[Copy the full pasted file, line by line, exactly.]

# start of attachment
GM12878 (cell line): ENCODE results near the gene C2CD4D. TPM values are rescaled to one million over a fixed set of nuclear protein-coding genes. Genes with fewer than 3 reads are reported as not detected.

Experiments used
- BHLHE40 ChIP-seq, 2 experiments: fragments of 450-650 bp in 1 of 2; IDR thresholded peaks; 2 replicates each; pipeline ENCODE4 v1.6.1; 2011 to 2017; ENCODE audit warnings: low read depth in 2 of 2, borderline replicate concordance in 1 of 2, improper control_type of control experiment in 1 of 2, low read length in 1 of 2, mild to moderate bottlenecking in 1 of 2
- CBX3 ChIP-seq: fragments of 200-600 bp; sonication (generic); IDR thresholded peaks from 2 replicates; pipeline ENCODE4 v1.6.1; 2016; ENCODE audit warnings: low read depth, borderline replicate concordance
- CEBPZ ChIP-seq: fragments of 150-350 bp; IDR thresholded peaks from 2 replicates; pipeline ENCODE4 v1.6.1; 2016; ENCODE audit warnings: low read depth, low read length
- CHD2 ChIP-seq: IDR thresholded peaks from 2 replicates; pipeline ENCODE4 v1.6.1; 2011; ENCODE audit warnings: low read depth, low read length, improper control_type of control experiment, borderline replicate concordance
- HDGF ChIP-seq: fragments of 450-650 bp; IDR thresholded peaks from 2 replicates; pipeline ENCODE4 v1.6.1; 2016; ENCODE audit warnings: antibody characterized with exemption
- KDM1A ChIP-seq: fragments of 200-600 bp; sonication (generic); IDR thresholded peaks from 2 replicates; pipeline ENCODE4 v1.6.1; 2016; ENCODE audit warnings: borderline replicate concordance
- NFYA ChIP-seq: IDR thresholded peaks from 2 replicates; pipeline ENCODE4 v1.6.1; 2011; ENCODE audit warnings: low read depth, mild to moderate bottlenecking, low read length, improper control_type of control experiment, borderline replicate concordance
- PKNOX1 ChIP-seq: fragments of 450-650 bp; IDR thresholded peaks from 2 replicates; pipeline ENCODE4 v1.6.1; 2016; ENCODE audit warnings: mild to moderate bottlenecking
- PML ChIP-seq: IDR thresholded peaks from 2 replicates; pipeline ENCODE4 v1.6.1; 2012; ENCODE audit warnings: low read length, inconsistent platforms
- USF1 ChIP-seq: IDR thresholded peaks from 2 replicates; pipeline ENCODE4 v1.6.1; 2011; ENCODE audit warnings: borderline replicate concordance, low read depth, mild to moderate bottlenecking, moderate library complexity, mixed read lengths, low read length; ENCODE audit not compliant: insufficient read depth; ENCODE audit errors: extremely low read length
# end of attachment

GM12878 (cell line): ENCODE results near the gene C2CD4D. TPM values are rescaled to one million over a fixed set of nuclear protein-coding genes. Genes with fewer than 3 reads are reported as not detected.

Experiments used
- BHLHE40 ChIP-seq, 2 experiments: fragments of 450-650 bp in 1 of 2; IDR thresholded peaks; 2 replicates each; pipeline ENCODE4 v1.6.1; 2011 to 2017; ENCODE audit warnings: low read depth in 2 of 2, borderline replicate concordance in 1 of 2, improper control_type of control experiment in 1 of 2, low read length in 1 of 2, mild to moderate bottlenecking in 1 of 2
- CBX3 ChIP-seq: fragments of 200-600 bp; sonication (generic); IDR thresholded peaks from 2 replicates; pipeline ENCODE4 v1.6.1; 2016; ENCODE audit warnings: low read depth, borderline replicate concordance
- CEBPZ ChIP-seq: fragments of 150-350 bp; IDR thresholded peaks from 2 replicates; pipeline ENCODE4 v1.6.1; 2016; ENCODE audit warnings: low read depth, low read length
- CHD2 ChIP-seq: IDR thresholded peaks from 2 replicates; pipeline ENCODE4 v1.6.1; 2011; ENCODE audit warnings: low read depth, low read length, improper control_type of control experiment, borderline replicate concordance
- HDGF ChIP-seq: fragments of 450-650 bp; IDR thresholded peaks from 2 replicates; pipeline ENCODE4 v1.6.1; 2016; ENCODE audit warnings: antibody characterized with exemption
- KDM1A ChIP-seq: fragments of 200-600 bp; sonication (generic); IDR thresholded peaks from 2 replicates; pipeline ENCODE4 v1.6.1; 2016; ENCODE audit warnings: borderline replicate concordance
- NFYA ChIP-seq: IDR thresholded peaks from 2 replicates; pipeline ENCODE4 v1.6.1; 2011; ENCODE audit warnings: low read depth, mild to moderate bottlenecking, low read length, improper control_type of control experiment, borderline replicate concordance
- PKNOX1 ChIP-seq: fragments of 450-650 bp; IDR thresholded peaks from 2 replicates; pipeline ENCODE4 v1.6.1; 2016; ENCODE audit warnings: mild to moderate bottlenecking
- PML ChIP-seq: IDR thresholded peaks from 2 replicates; pipeline ENCODE4 v1.6.1; 2012; ENCODE audit warnings: low read length, inconsistent platforms
- USF1 ChIP-seq: IDR thresholded peaks from 2 replicates; pipeline ENCODE4 v1.6.1; 2011; ENCODE audit warnings: borderline replicate concordance, low read depth, mild to moderate bottlenecking, moderate library complexity, mixed read lengths, low read length; ENCODE audit not compliant: insufficient read depth; ENCODE audit errors: extremely low read length